Connecting state and local government leaders
There's some mixed news for growth in states since the Great Recession.
In a sign that the U.S. economic recovery is widespread, personal income in all states is back above levels seen at the Great Recession’s onset. But growth has varied among states, ranging from a constant annual rate of less than 1 percent in Nevada to more than 5 percent in North Dakota.
Although growth since the recession has been far-reaching, its pace has been slower than normal. Since the downturn began in the fourth quarter of 2007, estimated U.S. personal income has increased by a constant annual rate of 1.6 percent through the third quarter of 2015, compared with 2.8 percent over the past 30 years, after accounting for inflation.
The expansion was aided by a 3.7 percent growth rate over the most recent four quarters, after adjusting for inflation. All states but one—North Dakota—added to their post-recession gains in the past year.
Personal income estimates are widely used to track state economic trends. Comprising far more than simply employees’ wages, the measure counts all sorts of income received by state residents, including earnings from owning a business or investing, as well as benefits provided by employers or the government. As the economy expands or shrinks, state personal income also changes. These trends matter not only for individuals and families but also for state governments, because tax revenue and spending demands may rise or fall along with residents’ incomes.
Trends in Inflation-Adjusted Personal Income Since 2007, the Onset of the Recession:
- Personal income in 22 states grew faster than the national rate.
- North Dakota (5.1 percent) and other leading oil-producing states enjoyed the fastest annualized growth rates: Texas (3.1 percent), Alaska (2.8 percent), Oklahoma (2.4 percent), and Colorado (2.2 percent).
- Nevada, where home prices and construction earnings plunged when the housing bubble burst, had the slowest growth among all states and was the last to recover its personal-income losses after the recession. Personal income grew at an annualized rate of just 0.1 percent since the fourth quarter of 2007 and returned to 2007 levels only in mid-2015.
- After Nevada, Illinois (0.5 percent), Maine (0.8 percent), Arizona (0.9 percent), and Connecticut (0.9 percent) had the slowest annualized growth rates for personal income.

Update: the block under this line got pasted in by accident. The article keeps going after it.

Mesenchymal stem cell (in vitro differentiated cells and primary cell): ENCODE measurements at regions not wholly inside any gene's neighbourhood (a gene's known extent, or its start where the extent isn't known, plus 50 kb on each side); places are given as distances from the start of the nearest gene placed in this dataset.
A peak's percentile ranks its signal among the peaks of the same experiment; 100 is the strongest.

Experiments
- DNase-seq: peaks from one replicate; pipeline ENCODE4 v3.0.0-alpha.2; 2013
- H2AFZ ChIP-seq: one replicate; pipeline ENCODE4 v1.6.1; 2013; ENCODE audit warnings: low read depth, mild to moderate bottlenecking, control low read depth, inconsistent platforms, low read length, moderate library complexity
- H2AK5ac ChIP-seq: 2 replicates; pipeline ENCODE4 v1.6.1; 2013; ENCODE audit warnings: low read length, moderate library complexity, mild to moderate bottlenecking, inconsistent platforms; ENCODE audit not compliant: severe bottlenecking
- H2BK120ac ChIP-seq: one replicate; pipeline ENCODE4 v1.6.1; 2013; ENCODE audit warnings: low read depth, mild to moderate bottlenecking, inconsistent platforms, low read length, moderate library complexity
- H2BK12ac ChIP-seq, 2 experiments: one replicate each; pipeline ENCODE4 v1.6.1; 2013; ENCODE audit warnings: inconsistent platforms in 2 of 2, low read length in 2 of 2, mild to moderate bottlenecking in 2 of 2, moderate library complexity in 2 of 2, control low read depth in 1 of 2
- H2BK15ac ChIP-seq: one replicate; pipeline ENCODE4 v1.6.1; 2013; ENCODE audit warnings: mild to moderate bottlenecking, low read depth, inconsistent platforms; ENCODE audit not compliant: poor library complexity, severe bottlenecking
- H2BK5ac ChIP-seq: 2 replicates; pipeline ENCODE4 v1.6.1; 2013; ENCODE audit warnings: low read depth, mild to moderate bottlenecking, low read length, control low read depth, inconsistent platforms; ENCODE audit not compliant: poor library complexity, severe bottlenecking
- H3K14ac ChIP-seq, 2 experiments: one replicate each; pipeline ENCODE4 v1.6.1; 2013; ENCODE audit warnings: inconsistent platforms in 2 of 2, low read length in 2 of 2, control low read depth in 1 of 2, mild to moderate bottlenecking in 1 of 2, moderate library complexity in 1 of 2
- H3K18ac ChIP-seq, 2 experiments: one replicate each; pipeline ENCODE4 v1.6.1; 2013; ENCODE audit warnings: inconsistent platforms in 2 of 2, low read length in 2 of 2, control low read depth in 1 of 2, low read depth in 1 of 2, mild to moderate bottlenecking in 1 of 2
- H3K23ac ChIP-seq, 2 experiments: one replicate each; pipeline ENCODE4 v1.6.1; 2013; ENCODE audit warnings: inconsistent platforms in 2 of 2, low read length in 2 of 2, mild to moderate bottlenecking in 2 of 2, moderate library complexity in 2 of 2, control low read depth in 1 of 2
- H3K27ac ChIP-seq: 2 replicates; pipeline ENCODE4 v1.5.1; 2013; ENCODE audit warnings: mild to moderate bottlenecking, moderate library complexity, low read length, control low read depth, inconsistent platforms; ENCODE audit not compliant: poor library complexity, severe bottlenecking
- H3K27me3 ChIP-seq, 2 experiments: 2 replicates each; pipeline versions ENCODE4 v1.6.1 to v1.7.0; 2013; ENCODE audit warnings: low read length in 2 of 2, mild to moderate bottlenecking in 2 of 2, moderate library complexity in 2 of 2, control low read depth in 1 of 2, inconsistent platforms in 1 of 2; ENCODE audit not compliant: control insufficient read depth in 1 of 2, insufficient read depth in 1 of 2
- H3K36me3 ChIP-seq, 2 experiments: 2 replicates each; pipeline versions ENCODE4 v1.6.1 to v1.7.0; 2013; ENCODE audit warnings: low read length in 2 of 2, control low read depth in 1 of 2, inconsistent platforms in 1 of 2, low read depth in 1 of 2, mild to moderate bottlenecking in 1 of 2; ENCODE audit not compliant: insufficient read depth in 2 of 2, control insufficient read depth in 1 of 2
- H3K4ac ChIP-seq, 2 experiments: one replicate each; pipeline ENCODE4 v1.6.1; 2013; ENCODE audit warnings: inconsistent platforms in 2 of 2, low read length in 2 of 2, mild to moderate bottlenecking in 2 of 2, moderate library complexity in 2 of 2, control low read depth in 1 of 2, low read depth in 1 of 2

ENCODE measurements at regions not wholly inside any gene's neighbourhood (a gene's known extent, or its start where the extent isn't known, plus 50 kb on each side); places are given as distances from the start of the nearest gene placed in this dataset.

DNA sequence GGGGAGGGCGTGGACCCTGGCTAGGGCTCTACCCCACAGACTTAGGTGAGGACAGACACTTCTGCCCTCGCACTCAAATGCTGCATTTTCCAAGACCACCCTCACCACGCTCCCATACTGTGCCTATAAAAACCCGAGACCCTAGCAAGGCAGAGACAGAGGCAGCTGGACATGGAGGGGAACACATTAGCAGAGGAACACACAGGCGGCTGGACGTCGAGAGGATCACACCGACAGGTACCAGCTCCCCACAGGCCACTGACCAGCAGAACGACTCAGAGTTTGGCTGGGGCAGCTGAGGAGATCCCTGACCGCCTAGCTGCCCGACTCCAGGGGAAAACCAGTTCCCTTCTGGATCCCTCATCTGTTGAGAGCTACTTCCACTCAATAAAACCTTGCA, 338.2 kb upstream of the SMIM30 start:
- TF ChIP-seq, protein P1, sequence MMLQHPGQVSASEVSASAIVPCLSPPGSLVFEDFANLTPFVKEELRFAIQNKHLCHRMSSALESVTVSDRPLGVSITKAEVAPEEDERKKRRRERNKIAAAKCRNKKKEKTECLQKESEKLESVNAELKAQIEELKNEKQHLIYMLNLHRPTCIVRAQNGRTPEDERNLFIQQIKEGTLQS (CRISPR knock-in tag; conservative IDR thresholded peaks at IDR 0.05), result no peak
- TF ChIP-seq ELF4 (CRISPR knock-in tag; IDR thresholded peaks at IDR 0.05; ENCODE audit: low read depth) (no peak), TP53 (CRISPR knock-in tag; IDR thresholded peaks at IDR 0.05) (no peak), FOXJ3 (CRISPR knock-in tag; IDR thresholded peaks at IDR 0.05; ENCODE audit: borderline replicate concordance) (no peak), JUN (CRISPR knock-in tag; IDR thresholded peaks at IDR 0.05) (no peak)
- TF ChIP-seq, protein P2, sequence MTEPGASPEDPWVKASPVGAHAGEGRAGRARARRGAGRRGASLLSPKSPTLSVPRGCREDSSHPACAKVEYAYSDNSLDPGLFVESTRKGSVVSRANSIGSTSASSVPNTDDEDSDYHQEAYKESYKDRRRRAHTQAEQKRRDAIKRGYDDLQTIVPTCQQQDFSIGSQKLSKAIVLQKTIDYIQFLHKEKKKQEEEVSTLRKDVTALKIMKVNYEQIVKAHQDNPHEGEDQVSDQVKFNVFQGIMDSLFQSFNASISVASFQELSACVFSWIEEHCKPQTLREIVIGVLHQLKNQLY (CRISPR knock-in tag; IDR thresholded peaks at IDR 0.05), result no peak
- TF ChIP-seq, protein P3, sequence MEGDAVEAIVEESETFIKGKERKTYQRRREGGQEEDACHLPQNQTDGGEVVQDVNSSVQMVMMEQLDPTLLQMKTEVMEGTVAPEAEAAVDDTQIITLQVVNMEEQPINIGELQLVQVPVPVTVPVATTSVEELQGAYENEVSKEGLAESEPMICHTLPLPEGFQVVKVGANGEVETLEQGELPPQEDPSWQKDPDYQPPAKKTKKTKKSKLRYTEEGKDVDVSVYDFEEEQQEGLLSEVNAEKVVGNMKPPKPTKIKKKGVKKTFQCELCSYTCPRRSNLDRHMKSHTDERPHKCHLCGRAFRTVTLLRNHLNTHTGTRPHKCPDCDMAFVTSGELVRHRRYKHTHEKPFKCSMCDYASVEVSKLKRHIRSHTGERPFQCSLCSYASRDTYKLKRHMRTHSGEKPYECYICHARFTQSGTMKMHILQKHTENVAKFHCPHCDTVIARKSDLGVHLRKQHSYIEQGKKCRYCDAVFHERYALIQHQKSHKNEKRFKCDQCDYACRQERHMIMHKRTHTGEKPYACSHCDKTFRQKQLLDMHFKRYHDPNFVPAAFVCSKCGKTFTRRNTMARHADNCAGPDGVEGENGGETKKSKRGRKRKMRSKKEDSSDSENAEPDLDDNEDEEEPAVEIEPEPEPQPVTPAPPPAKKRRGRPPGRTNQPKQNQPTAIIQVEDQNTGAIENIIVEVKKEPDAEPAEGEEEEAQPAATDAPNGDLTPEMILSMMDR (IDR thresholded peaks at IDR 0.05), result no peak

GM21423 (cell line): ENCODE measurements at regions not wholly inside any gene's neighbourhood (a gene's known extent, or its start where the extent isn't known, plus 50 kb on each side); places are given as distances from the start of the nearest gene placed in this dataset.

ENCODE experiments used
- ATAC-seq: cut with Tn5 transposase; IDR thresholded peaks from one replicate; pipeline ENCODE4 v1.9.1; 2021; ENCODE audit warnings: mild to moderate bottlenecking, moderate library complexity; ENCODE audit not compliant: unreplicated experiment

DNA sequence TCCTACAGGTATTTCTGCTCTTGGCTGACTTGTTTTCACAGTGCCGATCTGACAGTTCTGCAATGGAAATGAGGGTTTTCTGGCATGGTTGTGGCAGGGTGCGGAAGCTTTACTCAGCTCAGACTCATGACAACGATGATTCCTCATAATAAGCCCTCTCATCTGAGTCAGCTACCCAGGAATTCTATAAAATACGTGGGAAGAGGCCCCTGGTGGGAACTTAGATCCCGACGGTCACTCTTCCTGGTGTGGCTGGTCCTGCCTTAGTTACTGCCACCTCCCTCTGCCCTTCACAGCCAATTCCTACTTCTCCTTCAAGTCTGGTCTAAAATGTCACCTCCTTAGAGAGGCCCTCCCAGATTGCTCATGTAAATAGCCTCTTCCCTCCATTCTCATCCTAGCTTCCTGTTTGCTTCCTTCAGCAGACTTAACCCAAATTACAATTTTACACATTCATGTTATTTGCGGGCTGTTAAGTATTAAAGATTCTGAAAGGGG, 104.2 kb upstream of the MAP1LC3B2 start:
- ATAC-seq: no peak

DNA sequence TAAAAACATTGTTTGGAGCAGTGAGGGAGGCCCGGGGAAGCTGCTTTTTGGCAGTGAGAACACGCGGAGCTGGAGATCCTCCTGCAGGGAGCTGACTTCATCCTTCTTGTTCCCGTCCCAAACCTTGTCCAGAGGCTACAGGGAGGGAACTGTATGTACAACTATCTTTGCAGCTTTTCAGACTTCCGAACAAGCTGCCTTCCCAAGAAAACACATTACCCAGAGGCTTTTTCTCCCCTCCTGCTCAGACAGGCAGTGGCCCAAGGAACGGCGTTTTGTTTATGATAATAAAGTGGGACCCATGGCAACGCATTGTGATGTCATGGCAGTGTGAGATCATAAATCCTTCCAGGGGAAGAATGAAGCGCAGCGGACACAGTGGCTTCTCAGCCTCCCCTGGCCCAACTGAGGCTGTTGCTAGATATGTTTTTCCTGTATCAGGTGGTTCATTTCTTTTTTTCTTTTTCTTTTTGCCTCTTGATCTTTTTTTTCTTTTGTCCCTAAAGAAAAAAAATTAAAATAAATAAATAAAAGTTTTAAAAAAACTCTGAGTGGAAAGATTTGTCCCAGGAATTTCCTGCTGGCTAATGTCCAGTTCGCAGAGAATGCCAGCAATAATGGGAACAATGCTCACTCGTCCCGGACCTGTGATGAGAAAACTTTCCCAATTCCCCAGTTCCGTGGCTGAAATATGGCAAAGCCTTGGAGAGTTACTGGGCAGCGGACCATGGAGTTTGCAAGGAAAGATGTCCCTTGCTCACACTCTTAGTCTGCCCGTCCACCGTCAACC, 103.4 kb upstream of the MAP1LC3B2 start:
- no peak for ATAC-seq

Trends in inflation-adjusted personal income for the most recent year, through the third quarter of 2015:
- Eighteen states outpaced U.S. growth in personal income.
- The fastest growth rates were in a cluster of Western states: California (5.5 percent), Utah (5.4 percent), Nevada (5.0 percent), Washington (4.9 percent), and Oregon (4.7 percent).
- One state had a drop in personal income: North Dakota (-3.2 percent). The state was hit by declining earnings in the farm and mining sectors.
- Three states’ personal income grew by less than 1 percent over the past year: Iowa (0.4 percent), Wyoming (0.5 percent), and South Dakota (0.5 percent). Farm earnings fell in all three states, although mining losses played a greater factor in Wyoming’s stunted growth.
Over the past year, personal income in 42 states grew faster than its pace since the end of 2007, accelerating those states’ economic expansions. In seven states—Iowa, Nebraska, Oklahoma, South Dakota, Texas, West Virginia, and Wyoming—personal income increased in the past year but at a slower pace than each state’s constant growth rate since the recession, moderating their growth trends. North Dakota—the only state with short-term negative growth—still enjoyed the greatest growth within the U.S. for inflation-adjusted personal income since the recession’s onset.
Although economic growth is widespread, states’ recovery from the recession is uneven. According to Pew’s Fiscal 50 research, 21 states still were collecting less tax revenue, after adjusting for inflation, in the second quarter of 2015 than at their individual peaks before or during the recession. Meanwhile, employment measuresshow that many states’ labor markets have yet to completely recover.
Some ups and downs since recession
The constant rate of growth between 2007 and 2015 masks volatility in personal income that occurred during individual calendar years. (See “Year-to-year growth” tab for annual results in each state between 2007 and 2014.)
Personal income fell in every state in calendar 2009. The country rebounded over the next three years: 49 states’ personal income rose in 2010—Nevada was the outlier—and all states saw increases in 2011 and 2012. In 2013, personal income fell in 39 states, reflecting a number of taxpayers shifting income to 2012 from 2013 to avoid potential increases in certain federal tax rates, and the expiration of other tax rates. The rebound resumed in 2014, with personal income rising in every state but Kansas.
What Is Personal Income?
Personal income tallies residents’ paychecks, Social Security benefits, employers’ contributions to retirement plans and health insurance, income from rent and other property, and benefits from public assistance programs such as Medicare and Medicaid, among other items.
Federal officials use state personal income to determine how to allocate support to states for certain programs, including funds for Medicaid. State governments use personal income statistics to project tax revenue, set spending limits, and estimate the need for public services.
Looking at personal income per capita or state gross domestic product, which measures the value of all goods and services produced within a state’s borders, can yield different insights on state economies.
Download the data to see state-by-state growth rates for personal income from 2007 through the third quarter of 2015. Visit The Pew Charitable Trusts’ interactive resource, Fiscal 50: State Trends and Analysis, to sort and analyze data for other indicators of state fiscal health.